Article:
Reply
  • dgingeri - Thursday, September 15, 2016 - link

    That ad on the last page that claims lower equipment cost of course compares that to an HP DL380, the most overpriced Xeon E5 system out right now. (I know because I shopped them.) Comparing it to a comparable Dell R730 would show less expense, better support, and better expansion options. Reply
  • Morawka - Thursday, September 15, 2016 - link

    you mean a company made a slide that uses the most extreme edge cases to make their product look good?!?! Shocking /s Reply
  • Gondalf - Thursday, September 15, 2016 - link

    Something is wrong is these power consumption data. The plataform idles at 221W and under full load only 260W?? the cpu is vanished?? Power 8 at over 3Ghz has an active power of only 40W??
    1) the idle value is wrong or 2) the under load value is wrong. All this is not consistent with IBM TDP official values.
    IMO the energy consumption page of the article has to be rewrite.
    Reply
  • JohanAnandtech - Thursday, September 15, 2016 - link

    We have double checked those numbers. It is probably an indication that many of the power saving features do not work well under Linux right now.
    BTW, just to give you an idea: running c-ray (floating point) caused the consumption to go to 361W.
    Reply
  • Kevin G - Thursday, September 15, 2016 - link

    I presume that c-ray uses the 256 bit vector unit on POWER8?

    Also have you done any energy consumption testing that takes advantage of the hardware decimal unit?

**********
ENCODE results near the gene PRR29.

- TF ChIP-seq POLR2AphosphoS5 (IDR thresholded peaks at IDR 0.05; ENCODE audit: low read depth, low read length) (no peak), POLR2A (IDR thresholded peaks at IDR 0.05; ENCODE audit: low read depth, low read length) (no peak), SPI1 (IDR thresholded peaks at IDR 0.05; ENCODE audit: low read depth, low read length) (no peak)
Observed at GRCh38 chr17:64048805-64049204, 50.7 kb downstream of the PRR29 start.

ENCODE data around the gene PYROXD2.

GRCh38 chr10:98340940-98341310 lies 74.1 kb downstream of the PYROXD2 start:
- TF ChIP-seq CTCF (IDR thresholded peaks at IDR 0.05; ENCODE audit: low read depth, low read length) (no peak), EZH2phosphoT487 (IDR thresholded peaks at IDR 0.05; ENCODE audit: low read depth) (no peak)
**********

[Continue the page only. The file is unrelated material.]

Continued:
Reply
  • mapesdhs - Thursday, September 15, 2016 - link

    C-ray isn't that smart. :D It's a very simple code, brute force basically, and the smaller dataset can easily fit in a modern cache (actually the middling size test probably does too on CPUs like these). Hmm, I suppose it's possible one could optimise the compilation a bit to help, but I doubt anything except a full rewrite could make decent use of any vector tech, and I don't want to allow changes to the code, that would make comparisons to all other test results null. Compiler optimisations are ok, but not multi-pass optimisations that feed back info about the target data into the initial compile, that's cheating IMO (some people have done this to obtain what look like really silly run times, but I don't include them on my main C-ray page).

    Ian.
    Reply
  • Gondalf - Tuesday, September 20, 2016 - link

    Ummm so in short words the utilized sw don't stress at all the cpu, not even the hot caches near the memory banks. We need a bench with an high memory utilization and a balanced mix between integer and FP, more in line with real world utilization

    I don't know if this test is enough to say POWER8 is power/perf competitive with haswell in 22nm.
    In fact POWER market share is definitively at the historic minimum and 14nm Broadwell is pretty young, so this disaster it is not its fault.
    Reply
  • jesperfrimann - Wednesday, September 21, 2016 - link

    If you have a OPAL (Bare Metal system that cannot run POWERVM) then all the powersavings features are off by default AFAIR.
    Try to have a look at:
    https://public.dhe.ibm.com/common/ssi/ecm/po/en/po...

    Many of the features does have a performance impact, ranging from negative over neutral to positive for a single one.

    But Again. I think your comparison with 'vanilla' software stacks are relevant. This is what people would see out of the box with an existing software stack.
    It is 101% relevant to do that comparison as this is the marked that IBM is trying to break into with these servers.

    But what could be fun to see was some tests where all the Bells and Whistles were utilized. As many have written here.. use of Hardware supported Decimal Floating Point. The Vector Execution unit, the ability to do hardware assisted Memory Compression etc. etc.

    // Jesper
    Reply